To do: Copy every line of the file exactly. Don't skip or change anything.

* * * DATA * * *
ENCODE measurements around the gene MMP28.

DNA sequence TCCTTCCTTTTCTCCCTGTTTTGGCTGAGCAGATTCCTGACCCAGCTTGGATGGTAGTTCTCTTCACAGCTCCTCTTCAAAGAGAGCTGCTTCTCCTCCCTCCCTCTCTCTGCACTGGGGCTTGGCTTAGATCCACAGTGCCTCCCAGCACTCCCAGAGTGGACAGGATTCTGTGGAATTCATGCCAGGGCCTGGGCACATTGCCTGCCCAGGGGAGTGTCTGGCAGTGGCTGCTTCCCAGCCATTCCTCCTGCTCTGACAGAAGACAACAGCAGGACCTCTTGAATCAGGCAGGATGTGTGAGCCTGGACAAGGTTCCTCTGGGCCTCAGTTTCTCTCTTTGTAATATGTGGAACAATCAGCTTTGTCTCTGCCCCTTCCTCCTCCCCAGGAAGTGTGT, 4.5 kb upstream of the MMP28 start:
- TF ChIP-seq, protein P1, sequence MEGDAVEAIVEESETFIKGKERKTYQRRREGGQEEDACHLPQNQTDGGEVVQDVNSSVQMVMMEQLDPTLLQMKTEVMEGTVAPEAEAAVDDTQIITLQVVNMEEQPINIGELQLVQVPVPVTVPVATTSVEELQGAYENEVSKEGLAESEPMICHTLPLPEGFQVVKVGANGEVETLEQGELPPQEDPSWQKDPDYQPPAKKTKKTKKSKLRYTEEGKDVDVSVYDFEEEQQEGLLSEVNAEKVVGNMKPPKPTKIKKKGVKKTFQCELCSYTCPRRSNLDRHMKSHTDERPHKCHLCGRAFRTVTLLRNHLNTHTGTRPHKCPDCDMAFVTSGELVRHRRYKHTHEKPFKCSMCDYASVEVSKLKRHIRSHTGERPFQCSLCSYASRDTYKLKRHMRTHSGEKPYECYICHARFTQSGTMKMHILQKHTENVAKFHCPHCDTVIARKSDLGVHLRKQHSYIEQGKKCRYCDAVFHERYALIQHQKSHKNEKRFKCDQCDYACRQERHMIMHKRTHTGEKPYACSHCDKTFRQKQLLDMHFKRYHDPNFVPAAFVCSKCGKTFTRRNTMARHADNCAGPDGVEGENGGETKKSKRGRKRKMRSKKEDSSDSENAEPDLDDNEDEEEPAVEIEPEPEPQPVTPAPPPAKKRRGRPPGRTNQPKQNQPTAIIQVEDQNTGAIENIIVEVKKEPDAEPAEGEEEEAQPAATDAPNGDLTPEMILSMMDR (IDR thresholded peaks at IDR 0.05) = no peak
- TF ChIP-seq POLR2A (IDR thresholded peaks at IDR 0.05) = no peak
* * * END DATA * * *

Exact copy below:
ENCODE measurements around the gene MMP28.

DNA sequence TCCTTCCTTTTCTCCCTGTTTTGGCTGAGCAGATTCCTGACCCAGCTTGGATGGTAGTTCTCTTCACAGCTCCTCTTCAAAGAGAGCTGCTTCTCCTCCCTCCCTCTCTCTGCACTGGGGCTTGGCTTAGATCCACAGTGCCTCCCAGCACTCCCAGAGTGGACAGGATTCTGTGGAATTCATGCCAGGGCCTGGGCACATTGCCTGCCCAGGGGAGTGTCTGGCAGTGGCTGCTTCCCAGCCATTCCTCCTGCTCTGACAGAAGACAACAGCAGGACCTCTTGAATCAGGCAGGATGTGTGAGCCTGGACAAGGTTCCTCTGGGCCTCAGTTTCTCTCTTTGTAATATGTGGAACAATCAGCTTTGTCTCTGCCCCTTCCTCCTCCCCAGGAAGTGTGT, 4.5 kb upstream of the MMP28 start:
- TF ChIP-seq, protein P1, sequence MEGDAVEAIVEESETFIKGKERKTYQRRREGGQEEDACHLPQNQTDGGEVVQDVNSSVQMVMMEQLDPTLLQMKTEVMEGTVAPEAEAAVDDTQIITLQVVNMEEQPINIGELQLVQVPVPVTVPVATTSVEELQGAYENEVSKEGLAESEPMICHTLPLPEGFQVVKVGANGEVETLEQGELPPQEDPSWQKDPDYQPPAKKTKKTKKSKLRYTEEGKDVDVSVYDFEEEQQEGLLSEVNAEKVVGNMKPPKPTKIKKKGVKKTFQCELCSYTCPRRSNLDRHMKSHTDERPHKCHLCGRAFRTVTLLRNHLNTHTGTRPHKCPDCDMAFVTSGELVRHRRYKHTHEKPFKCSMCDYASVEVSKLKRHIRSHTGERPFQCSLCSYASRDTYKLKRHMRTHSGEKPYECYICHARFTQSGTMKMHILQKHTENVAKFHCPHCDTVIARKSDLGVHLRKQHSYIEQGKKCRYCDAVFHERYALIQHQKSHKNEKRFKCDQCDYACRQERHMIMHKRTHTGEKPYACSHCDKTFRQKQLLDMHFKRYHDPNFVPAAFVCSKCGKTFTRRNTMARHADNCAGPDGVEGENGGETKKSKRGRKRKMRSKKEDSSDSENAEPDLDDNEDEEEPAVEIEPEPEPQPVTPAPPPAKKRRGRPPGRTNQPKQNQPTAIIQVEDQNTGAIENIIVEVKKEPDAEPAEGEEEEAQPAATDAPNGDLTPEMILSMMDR (IDR thresholded peaks at IDR 0.05) = no peak
- TF ChIP-seq POLR2A (IDR thresholded peaks at IDR 0.05) = no peak